By Brenda De Los Santos
For Reginald White, opening his Middletown, CT-based food trailer, The Crab Shack King - A Touch of Soul, was the culmination of years of hard work and determination.
Crab Shack King, which officially opened as a food trailer in March, offers seafood with a touch of soul. Some fan favorites on the menu are the deep fried lobster, crab cakes, poboys and his signature “King Sauce.” You can get your seafood fix at 840-900 Washington Street from 11:00am-5:30pm Tuesdays, Wednesdays and Thursdays, 11:00am-7:00pm Fridays and 2:00-9:00pm on Saturdays. Occasionally, White will have a pop-up location in Meriden as well.
Previously a truck driver, White was on vacation with his wife when he got the call that the company he worked for was filing for bankruptcy. Instead of being defeated by it, White, who has a certificate in catering, attended Lincoln Culinary Institute for a time, and has a family who all love to cook, took it as a sign that he had “finally gotten the green light to move forward with cooking.” With previous entrepreneurial experience as the former owner of Knockerball CT, starting his own business serving food “the way he likes to be served” was a natural next step.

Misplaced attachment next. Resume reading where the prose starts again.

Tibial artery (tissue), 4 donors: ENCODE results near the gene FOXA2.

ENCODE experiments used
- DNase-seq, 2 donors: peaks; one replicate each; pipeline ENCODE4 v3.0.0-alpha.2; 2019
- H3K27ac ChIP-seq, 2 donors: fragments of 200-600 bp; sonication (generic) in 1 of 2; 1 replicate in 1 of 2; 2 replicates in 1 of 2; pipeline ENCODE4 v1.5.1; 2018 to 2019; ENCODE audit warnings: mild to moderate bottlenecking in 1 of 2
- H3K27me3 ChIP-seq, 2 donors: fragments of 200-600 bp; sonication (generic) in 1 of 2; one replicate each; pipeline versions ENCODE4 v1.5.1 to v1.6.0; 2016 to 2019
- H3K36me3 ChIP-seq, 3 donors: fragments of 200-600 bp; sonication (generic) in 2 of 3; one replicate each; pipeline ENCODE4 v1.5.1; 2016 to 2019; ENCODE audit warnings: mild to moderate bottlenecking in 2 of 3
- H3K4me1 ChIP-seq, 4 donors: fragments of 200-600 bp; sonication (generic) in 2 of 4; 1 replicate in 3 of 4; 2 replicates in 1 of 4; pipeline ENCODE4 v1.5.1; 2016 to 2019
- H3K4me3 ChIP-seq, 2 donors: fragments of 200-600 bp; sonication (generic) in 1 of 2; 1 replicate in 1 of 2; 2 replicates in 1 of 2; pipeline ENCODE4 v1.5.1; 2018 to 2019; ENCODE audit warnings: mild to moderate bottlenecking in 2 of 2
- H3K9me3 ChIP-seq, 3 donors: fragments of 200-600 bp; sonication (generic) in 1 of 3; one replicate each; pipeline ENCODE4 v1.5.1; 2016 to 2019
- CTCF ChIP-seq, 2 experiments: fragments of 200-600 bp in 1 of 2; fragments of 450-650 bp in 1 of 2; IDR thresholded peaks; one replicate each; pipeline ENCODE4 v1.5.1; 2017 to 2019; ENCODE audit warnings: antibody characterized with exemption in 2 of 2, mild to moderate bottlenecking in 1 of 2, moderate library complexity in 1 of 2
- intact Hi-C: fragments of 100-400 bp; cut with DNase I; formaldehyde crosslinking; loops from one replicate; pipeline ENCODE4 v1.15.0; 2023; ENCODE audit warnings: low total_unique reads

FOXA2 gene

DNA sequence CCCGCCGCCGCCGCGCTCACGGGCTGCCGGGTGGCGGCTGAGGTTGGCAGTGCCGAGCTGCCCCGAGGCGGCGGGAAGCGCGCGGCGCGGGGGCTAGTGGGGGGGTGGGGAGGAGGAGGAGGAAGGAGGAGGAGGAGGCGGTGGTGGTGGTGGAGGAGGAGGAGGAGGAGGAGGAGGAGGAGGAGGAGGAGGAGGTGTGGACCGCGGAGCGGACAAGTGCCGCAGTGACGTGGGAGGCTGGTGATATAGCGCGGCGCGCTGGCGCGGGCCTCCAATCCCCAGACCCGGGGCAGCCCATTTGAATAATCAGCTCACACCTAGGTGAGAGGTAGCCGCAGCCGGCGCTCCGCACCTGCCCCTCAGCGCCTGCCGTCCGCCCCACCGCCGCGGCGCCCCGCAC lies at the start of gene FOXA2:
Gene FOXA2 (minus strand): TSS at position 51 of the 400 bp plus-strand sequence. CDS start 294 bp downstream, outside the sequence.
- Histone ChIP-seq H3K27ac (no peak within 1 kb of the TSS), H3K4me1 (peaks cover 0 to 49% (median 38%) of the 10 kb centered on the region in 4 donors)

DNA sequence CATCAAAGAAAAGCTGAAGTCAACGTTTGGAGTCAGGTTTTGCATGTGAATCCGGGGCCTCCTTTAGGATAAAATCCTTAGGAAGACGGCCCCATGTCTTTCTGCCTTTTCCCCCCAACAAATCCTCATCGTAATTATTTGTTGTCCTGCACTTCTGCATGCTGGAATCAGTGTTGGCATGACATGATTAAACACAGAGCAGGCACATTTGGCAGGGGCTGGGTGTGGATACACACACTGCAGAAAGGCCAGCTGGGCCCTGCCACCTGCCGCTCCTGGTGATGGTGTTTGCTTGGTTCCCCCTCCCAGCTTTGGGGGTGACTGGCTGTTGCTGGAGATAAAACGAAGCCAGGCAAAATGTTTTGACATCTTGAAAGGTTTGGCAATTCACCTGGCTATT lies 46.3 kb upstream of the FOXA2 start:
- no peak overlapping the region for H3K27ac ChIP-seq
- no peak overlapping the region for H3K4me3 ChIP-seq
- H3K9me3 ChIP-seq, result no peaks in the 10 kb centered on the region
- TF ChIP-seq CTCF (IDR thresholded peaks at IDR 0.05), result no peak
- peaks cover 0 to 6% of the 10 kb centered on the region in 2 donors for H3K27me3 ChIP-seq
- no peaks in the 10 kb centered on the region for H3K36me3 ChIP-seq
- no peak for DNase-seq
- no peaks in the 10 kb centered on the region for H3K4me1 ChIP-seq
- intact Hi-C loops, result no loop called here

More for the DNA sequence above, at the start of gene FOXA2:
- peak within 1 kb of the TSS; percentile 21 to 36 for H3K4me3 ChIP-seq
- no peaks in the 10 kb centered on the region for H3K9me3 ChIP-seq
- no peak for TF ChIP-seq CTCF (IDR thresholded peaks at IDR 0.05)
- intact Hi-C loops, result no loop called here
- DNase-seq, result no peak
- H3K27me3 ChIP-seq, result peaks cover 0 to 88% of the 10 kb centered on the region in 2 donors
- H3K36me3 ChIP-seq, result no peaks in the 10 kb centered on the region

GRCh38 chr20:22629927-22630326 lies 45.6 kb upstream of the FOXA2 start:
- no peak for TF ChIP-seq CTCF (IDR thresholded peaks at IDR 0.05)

“When I get up in the morning knowing that people love our food, it drives me to never go back [to the streets].”
Searching for nine months to find the perfect trailer for his business, White finally met two Black women who owned a marketing firm and were looking to sell their trailer. White says, “they felt his passion,” for creating delicious food and their trailer became Crab Shack King’s new home.
White’s expertise in the culinary arts is paying off—his popular menu of mouth-watering seafood often sells out, and his “King Sauce,” which is dairy-based and features all natural herbs and spices, is on the verge of being sold in local stores. He has experimented with creating a dairy-free version and has also played around with recipes for a vegan “crab” cake. He is continually expanding his knowledge, noting that he also learns from an employee who has been in the business for 30 years.
A self described “military brat” growing up, as a teen the streets called him, and White left home at 15 years of age. A former gang member and drug dealer, he spent time in both state and federal prison. It took determination and help from others for White to turn things around. In 2014, he founded Total Man Inc., which is geared towards providing alternatives for at-risk youth who are subject to the difficulties of gang membership, incarceration and much more. He said that his passion for mentoring comes from his desire to reach young men and women to help prevent them from making the same mistakes he did.